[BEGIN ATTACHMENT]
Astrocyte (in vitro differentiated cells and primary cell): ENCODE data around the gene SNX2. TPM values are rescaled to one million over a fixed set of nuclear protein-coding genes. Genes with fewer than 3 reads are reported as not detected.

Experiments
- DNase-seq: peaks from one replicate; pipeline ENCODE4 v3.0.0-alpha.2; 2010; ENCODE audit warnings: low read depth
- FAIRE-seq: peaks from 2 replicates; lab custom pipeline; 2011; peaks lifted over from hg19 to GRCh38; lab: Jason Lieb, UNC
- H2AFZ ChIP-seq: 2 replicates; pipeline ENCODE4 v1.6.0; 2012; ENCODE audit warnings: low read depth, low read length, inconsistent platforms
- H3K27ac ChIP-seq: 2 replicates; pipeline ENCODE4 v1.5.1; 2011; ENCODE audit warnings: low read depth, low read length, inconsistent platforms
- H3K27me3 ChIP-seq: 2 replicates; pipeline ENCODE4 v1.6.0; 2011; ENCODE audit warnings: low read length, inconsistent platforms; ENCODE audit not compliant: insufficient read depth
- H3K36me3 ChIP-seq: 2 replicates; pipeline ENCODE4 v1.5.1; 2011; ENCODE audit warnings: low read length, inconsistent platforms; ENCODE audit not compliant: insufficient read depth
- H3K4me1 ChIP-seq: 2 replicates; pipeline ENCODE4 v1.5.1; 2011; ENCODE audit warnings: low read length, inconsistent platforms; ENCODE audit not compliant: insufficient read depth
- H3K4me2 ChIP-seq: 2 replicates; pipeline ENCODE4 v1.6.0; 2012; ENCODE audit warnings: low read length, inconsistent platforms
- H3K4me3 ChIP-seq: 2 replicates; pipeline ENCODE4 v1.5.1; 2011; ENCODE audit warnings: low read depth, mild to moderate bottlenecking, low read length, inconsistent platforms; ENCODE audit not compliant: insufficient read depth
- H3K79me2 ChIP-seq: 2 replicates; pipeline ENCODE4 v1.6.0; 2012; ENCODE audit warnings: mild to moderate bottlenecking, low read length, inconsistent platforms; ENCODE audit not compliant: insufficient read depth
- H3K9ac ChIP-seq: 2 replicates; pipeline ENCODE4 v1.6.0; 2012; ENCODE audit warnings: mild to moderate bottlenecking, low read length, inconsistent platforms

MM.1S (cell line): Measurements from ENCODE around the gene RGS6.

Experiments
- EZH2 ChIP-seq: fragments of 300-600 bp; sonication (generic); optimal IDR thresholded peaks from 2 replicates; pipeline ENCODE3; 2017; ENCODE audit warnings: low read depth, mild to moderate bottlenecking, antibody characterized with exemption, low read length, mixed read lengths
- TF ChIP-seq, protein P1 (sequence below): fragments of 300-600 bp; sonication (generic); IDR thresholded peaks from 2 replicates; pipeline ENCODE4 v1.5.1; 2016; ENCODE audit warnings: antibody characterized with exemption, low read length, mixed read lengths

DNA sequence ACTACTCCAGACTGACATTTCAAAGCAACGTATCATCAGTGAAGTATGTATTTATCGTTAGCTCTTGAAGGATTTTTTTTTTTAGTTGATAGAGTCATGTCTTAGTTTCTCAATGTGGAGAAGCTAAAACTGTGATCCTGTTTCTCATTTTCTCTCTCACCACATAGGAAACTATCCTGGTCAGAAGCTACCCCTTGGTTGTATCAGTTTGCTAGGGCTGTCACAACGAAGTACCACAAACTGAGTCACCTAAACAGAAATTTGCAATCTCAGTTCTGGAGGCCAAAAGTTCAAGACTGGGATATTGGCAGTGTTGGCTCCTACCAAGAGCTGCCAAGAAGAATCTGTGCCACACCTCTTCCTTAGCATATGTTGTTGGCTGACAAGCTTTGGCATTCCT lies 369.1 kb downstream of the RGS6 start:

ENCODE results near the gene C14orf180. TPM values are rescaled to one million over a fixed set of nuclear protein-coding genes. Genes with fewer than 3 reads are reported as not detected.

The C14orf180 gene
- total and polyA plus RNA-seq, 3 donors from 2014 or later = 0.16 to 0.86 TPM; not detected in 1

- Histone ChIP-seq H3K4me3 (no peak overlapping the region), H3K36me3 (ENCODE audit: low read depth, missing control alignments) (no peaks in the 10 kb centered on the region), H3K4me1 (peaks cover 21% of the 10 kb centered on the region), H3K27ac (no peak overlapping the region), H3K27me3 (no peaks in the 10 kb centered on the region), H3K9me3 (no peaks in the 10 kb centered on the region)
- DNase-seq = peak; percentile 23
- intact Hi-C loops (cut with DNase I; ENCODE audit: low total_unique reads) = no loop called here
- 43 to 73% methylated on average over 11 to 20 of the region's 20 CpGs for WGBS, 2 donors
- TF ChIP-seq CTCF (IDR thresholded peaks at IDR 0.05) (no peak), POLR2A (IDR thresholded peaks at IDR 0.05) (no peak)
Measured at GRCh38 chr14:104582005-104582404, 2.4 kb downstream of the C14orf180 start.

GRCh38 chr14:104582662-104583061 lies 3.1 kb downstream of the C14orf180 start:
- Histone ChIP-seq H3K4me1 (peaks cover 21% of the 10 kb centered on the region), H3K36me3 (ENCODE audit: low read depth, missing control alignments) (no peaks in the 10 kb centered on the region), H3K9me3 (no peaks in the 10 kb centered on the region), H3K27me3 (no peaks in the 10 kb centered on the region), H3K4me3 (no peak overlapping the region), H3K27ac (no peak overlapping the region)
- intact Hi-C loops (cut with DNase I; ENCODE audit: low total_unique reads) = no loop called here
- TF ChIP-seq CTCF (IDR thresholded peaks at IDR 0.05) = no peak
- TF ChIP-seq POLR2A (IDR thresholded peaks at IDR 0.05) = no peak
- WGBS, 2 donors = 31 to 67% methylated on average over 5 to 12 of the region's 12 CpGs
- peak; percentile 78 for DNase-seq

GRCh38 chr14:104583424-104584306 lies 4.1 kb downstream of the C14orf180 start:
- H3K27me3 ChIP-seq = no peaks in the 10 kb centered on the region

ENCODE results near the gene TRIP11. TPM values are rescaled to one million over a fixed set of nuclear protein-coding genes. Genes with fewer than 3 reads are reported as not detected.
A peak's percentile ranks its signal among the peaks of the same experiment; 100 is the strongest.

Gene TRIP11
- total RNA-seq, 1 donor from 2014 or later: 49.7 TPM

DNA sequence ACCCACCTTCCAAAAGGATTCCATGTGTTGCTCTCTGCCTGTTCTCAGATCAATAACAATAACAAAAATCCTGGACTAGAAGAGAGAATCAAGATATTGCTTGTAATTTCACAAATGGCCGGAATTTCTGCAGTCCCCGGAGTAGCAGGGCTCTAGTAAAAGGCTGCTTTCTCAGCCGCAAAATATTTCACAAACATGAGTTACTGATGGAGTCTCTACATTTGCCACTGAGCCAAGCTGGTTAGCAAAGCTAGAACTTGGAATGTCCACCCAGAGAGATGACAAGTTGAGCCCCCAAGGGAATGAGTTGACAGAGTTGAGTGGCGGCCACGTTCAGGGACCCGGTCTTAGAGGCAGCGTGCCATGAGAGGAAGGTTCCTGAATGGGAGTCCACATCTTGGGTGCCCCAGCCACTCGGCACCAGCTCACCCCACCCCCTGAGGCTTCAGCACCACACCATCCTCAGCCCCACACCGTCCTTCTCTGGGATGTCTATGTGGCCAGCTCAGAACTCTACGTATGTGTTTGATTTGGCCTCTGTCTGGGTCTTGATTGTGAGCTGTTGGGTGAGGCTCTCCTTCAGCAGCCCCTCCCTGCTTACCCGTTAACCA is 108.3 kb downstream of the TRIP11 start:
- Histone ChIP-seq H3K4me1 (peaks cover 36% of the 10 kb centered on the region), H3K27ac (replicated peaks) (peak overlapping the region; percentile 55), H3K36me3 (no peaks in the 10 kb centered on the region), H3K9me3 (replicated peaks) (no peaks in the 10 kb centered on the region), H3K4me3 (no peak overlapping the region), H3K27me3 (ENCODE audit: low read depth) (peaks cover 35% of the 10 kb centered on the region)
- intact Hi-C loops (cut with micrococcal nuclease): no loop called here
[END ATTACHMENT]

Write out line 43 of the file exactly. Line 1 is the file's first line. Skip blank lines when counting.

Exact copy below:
- intact Hi-C loops (cut with micrococcal nuclease): no loop called here